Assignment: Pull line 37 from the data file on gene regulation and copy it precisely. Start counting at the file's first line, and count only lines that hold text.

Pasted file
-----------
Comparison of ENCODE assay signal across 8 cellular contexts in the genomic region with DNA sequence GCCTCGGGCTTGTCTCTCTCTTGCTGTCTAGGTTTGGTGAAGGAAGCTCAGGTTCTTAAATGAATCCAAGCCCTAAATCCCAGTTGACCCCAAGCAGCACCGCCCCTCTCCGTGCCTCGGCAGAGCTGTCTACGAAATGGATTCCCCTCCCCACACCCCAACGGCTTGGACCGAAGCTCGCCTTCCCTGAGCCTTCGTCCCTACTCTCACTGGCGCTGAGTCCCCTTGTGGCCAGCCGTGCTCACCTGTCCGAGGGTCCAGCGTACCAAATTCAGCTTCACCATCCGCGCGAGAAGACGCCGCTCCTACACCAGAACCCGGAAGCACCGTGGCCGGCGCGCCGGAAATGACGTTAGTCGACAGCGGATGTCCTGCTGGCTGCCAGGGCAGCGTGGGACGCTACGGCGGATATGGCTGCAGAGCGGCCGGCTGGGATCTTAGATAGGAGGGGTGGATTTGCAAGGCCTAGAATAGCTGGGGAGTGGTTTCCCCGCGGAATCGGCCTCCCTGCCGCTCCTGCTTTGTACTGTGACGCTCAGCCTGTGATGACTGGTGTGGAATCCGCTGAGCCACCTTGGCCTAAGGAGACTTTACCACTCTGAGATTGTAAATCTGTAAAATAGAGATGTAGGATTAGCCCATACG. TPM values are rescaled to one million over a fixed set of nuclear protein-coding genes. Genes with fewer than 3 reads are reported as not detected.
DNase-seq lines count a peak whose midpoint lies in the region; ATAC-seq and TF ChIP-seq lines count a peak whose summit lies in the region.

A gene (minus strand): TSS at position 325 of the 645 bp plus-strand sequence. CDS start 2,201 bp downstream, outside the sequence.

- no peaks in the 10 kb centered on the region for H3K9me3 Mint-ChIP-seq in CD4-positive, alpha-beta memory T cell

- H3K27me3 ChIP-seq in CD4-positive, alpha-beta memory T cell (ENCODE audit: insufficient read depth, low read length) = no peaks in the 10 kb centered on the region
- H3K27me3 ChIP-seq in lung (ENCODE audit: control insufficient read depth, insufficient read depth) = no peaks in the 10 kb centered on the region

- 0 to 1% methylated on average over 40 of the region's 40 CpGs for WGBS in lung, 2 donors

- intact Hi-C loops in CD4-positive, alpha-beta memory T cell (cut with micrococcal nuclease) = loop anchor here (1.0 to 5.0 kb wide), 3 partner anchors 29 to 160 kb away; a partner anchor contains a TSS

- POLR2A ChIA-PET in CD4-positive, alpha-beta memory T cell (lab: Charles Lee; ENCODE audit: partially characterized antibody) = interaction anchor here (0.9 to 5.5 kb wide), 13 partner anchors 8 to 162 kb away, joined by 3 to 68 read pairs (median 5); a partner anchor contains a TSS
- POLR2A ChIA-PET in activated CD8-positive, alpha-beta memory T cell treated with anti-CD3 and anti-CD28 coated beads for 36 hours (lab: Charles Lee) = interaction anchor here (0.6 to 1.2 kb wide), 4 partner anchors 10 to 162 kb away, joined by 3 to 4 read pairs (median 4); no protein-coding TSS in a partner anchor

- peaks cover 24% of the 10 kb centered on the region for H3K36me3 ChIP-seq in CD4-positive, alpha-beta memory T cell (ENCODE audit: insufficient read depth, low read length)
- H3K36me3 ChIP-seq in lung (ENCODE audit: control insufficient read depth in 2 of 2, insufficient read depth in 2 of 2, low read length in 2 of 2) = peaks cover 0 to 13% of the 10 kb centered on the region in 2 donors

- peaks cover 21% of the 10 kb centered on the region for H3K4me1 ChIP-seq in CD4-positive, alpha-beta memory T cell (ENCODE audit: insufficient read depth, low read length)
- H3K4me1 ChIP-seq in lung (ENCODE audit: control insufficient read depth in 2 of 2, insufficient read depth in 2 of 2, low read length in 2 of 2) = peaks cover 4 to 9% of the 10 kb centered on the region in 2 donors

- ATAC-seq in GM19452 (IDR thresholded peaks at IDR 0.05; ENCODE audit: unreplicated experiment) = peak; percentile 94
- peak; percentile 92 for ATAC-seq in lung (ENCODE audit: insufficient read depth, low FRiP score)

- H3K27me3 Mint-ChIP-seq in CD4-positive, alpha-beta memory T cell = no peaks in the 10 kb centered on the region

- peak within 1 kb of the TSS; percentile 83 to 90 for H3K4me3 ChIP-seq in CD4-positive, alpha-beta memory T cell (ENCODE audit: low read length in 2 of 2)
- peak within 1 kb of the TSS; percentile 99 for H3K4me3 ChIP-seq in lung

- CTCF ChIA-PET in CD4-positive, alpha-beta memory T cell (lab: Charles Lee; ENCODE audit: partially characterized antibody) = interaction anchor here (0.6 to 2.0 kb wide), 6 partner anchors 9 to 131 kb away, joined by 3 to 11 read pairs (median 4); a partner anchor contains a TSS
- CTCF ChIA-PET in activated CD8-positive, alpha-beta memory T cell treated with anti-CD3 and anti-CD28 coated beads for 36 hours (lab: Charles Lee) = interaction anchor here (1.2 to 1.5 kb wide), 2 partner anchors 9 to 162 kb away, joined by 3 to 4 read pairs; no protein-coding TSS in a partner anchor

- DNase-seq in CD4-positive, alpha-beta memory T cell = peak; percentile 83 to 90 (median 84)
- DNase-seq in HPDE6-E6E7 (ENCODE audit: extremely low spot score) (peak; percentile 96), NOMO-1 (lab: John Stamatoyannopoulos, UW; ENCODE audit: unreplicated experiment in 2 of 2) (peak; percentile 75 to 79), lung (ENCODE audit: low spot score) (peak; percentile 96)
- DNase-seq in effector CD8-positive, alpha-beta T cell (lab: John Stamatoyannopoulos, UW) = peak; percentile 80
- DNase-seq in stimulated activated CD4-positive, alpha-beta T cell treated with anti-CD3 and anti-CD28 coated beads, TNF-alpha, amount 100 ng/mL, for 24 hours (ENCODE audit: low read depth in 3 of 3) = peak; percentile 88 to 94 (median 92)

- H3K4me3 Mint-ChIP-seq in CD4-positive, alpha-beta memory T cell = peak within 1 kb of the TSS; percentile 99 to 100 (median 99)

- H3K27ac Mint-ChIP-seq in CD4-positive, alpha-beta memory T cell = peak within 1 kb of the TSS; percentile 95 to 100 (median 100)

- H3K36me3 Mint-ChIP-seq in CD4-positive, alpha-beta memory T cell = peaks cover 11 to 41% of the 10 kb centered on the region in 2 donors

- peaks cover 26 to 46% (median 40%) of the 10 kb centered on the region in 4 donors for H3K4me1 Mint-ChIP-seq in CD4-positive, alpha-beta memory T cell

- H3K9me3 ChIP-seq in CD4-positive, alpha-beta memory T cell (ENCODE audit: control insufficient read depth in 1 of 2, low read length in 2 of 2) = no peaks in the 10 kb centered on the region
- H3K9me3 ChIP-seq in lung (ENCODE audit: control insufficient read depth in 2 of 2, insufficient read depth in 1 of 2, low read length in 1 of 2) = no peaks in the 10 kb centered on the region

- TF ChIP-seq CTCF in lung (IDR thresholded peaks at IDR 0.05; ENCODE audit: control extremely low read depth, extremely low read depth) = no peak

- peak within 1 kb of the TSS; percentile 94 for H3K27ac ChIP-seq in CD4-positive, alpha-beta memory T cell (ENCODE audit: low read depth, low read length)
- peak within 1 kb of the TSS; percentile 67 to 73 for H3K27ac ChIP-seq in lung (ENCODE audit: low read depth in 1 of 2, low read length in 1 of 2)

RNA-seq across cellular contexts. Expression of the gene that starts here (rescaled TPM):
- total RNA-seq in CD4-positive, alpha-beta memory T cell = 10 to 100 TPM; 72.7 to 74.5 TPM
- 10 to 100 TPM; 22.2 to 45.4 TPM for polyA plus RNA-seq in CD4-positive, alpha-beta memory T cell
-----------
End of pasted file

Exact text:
- 10 to 100 TPM; 22.2 to 45.4 TPM for polyA plus RNA-seq in CD4-positive, alpha-beta memory T cell